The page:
Recently, thanks in part to a recent Mad Men episode, I’ve had butter on the brain. As I watched Don and his team try to find something good to say about margarine – a substance all agreed looked and tasted awful – I was reminded of the era when butter got the boot, in favor of what we were told was the healthier, man-made, Space Age alternative: margarine.
Fast forward a few decades and, not all that surprisingly, the processed, man-made margarine and butter-substitute products of yesteryear have proved themselves to be anything but healthy. Worse still, they may also have contributed to our rising levels of obesity, diabetes and heart disease – the very diseases they were created to avoid.
So much for the man-made “foods” of the Space Age, eh?
The good news is that the well-deserved decline of the fake stuff has put butter back on the table and better yet, it’s actually good for you. Wrongly demonized for its high saturated-fat content, research indicates that raw, organic, grass-fed butter offers numerous body benefits, so there’s little need to be scared of the stuff anymore! Bottom line: toss the margarine, banish the faux butter flakes, sink the substitutes and say hello again to the real thing.
Here’s the scoop on butter as part of a healthy diet:
1.) Read my lips: saturated fat is not dietary Public Enemy #1
If you want to fight the real enemy, it’s sugar and processed foods. What about the long-vilified saturated fat? Not so much. In fact, numerous, recent studies have found that reduced saturated fat intake doesn’t appear to reduce heart disease risk, and may have the opposite effect due in part to the processed fillers food manufacturers put in low-fat products to make up for the fat they removed. Now’s the time to show the saturated-fat-is-the-devil messages the door – and start putting some nutrient-dense, saturated fat back into your diet. Not with cookies, pies and baked goods, but with good saturated fats – like the kind you find in olive oil, nuts, avocados and yes, butter. For maximum health, buy raw, organic, butter made from the milk of grass-fed ruminants, such as cows, sheep and goats.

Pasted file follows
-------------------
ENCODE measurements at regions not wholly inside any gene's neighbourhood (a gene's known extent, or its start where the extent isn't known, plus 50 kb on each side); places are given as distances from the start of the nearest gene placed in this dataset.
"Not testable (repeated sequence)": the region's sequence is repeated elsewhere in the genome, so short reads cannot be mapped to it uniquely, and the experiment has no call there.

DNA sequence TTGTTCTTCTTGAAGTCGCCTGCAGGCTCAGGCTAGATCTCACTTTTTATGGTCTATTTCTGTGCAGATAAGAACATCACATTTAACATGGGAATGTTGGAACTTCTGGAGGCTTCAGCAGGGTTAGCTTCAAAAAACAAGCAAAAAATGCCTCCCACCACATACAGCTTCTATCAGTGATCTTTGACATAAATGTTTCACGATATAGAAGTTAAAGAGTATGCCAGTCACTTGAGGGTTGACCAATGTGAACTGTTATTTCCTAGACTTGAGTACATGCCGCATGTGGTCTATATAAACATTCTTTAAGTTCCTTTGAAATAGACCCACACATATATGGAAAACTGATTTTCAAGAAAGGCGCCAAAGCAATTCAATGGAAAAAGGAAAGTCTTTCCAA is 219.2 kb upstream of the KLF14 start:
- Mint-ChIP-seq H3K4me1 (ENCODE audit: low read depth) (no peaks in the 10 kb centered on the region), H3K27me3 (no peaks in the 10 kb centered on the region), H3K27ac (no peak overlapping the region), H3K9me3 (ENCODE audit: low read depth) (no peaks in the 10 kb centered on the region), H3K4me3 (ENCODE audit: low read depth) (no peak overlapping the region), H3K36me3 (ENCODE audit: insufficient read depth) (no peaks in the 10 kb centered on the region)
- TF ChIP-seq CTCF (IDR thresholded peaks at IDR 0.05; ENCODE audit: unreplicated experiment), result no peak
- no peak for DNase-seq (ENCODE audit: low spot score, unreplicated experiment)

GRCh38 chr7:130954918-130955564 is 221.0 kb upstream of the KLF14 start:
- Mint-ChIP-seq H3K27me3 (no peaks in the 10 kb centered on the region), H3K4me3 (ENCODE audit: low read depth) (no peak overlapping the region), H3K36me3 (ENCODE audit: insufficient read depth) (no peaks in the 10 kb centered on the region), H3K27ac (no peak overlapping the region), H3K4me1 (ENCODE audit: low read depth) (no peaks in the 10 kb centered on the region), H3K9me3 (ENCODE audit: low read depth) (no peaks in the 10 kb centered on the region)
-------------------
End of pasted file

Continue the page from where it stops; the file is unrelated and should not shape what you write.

2.) Butter will enhance your health
When it comes to butters, not all are created equal. The best butter to buy is raw organic and grass-fed. Not surprisingly, butter produced from pasture or grass-fed animals – those animals who feast on leafy greens every day — will be higher in nutrients than butter from factory-farmed animals raised on cheap, nutrient-free GMO “feedstuffs,” grains and antibiotics. If your grocery store doesn’t carry raw, organic, grass-fed butter, try the farmer’s market for fresh, local, minimally-processed butter from well-treated, healthy animals raised on pasture. After that, the next best thing would be organic, grass-fed butter that’s pasteurized. Though pasteurization will cause a slight drop in some of butter’s benefits, the pasteurized version will still be infinitely better for your body than any man-made substitute, virtually all of which are loaded with artificial dyes, preservatives, industrial solvents, chemicals and harmful ingredients.
3.) Butter is a superfood – seriously!
After decades of butter-bashing, it’s high time we look at butter for what it is – the forgotten superfood! Butter, at its raw, organic, grass-fed best, really “brings it” nutritionally. So what’s in a stick? Health-supporting vitamins and minerals, such as:
- CLA, or conjugated linoleic acid, which helps reduce belly fat, protects against cancer and encourages muscle growth
- Vitamin A to help maintain thyroid, adrenal and cardiovascular health
- Vitamin K2 to support bone density and possibly reverse arterial calcification
- Vitamin A, D and E, all key anti-oxidants that are essential to good health
- Key health supporting nutrients and minerals including lecithin, selenium, magnesium, zinc, copper, iodine and more
4.) Manage your dose
Butter is delicious, but resist the urge to go overboard. In other words use it, but don’t drown your food in it. Think of butter as a few-times-a-week treat, not a thrice-daily necessity. Like the occasional square of dark chocolate, the key to reaping butter’s benefits is to use it in moderation. Re-integrate it back into your diet and enjoy, but use a light hand. Pouring butter on with a soup ladle will add hundreds of extra calories to your meal, so consciously portion out reasonable quantities of butter to bring out the flavors of your favorite dishes – and enjoy butter’s triumphal return!
For more insights on butter, check out this discussion I had with Seamus Mullen, the amazing chef at Tertulia restaurant in NYC…A Chef and Doctor Talk about Butter on the cool new website www.Medium.com.